Alexander Hamilton on St. Croix
Part 11 in a series
Excerpts from "Divers Information on The Romantic History of St. Croix" by Florence Lewison, 1963, St. Croix Landmarks Society.
Some two hundred years ago there was born on Nevis in the British islands a somewhat small, frail and intense boy with blue eyes and red hair. He was the son of an impecunious third son of a Scottish Laird, and of Rachel Lavien. The date of his birth is now set at 1755 by newly discovered Danish documents. This makes Alexander Hamilton two years older than was thought.
His mother, Rachel, had been married some years before in St. Croix at Estate Grange to a much older and cruel husband, John Michael Lavien, who owned a small sugar plantation here. After five years of marriage and the bearing of one son to Lavien, Rachel left him when she was 21. With her mother she moved back to her old home on Nevis where she met James Hamilton. The two fell in love and moved to St. Kitts to live together. Lavien refused Rachel a divorce.
Times were bad financially in parts of the Caribbean and James Hamilton found it hard to make a living for his family. He was sent to St. Croix on a legal mission and Rachel came with him, bringing their two sons. After some months, Hamilton returned to the British islands and Rachel stayed on here with relatives, openng a small shop where the boy Alexander helped out.
When Alexander was eleven he was recognized as being unusually precocious despite lack of much schooling, and he was given work by a hardware merchant, Nicholas Cruger, in his store.
Meanewhile, Lavien had divorced Rachel but Danish law forbade her to remarry. She died on St. Croix when Alexander was thirteen and her gravestone can be visited today at Estate Grange. All her property was claimed by her divorced husband.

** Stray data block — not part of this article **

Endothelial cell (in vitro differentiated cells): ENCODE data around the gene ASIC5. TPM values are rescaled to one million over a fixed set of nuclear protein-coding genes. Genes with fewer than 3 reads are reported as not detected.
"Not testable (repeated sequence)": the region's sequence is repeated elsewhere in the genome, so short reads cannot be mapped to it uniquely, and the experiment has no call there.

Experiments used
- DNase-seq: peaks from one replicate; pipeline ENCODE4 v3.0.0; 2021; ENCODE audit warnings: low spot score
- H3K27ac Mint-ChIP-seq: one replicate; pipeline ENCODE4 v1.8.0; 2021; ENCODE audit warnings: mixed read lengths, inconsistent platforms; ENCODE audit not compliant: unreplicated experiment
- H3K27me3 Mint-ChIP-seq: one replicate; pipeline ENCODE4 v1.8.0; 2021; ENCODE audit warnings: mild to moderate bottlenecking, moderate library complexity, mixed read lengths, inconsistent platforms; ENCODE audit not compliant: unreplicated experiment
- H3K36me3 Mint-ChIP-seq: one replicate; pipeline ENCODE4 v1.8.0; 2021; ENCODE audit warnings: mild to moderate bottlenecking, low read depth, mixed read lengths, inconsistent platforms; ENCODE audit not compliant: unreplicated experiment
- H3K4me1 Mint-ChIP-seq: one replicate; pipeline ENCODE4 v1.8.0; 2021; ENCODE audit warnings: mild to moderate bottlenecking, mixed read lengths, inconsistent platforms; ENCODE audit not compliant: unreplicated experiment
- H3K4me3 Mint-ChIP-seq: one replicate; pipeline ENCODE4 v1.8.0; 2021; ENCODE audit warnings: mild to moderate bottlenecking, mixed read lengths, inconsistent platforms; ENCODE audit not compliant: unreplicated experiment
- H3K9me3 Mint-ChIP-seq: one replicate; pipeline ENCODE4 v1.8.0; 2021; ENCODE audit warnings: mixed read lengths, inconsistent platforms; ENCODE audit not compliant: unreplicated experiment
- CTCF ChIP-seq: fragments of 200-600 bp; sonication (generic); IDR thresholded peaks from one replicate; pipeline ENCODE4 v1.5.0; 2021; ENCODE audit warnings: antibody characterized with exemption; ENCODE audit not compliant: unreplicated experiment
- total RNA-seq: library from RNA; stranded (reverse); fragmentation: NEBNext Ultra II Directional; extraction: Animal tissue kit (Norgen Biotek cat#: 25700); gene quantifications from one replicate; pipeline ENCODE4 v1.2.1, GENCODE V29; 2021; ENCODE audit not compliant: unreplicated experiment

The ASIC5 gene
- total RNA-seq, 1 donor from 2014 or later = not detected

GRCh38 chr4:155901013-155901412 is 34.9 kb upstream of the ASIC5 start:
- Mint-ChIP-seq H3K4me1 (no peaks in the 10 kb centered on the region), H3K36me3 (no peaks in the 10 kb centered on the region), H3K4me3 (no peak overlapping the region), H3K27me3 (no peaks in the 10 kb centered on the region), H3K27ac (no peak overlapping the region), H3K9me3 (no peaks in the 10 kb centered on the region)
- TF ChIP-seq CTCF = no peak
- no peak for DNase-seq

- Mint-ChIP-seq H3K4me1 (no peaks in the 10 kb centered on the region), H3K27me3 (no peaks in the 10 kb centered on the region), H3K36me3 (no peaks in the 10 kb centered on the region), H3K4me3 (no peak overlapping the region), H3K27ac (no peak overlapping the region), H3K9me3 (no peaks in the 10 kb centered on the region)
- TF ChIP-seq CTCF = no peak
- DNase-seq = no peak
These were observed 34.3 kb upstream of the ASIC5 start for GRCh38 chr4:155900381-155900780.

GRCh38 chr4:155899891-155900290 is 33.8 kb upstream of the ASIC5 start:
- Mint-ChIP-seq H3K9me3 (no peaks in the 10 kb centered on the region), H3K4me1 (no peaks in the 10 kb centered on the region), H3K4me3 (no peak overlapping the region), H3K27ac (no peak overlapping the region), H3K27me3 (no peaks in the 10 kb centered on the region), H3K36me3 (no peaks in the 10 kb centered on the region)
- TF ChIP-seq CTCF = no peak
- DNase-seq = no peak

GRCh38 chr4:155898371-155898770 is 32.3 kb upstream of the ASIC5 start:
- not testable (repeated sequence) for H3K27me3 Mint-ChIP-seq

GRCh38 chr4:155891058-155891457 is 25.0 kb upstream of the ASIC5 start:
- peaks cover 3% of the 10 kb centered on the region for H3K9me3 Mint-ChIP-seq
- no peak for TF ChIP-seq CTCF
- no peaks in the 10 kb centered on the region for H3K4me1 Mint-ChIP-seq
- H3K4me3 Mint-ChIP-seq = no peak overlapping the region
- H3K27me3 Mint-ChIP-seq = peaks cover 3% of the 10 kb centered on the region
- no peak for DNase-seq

Alexander worked hard and read incessantly. He taught himself French, which came in handy later when as aide-de-camp to George Washington he became friends with Generals Lafayette and Rochambeau.
St. Croix was devastated by a major hurricane which destroyed or damaged some 500 buildings in 1772 and Alexander wrote a long and vivid letter to his father on St. Vincent island describing the horror. The letter was published in the Royal Danish-American Gazette, and so impressed friends and others that they scraped together enough money to send him on his way to school in the British Colonies in North America.
Young Hamilton left in mid-summer for Boston on the ship "Thunderbolt" enroute for New York. On the way the ship caught fire and he helped to battle it for twenty-four hours until it was under control.
On his arrival, Alexander went to a boarding school for one year and then entered the already famous King's College (now Columbia University) which at the time had a faculty of only three persons.
In a few short years the ambitious boy became a leader in the Revolution and played a major part in the formation of the original thirteen United States of which he became the first Secretary of the Treasury.
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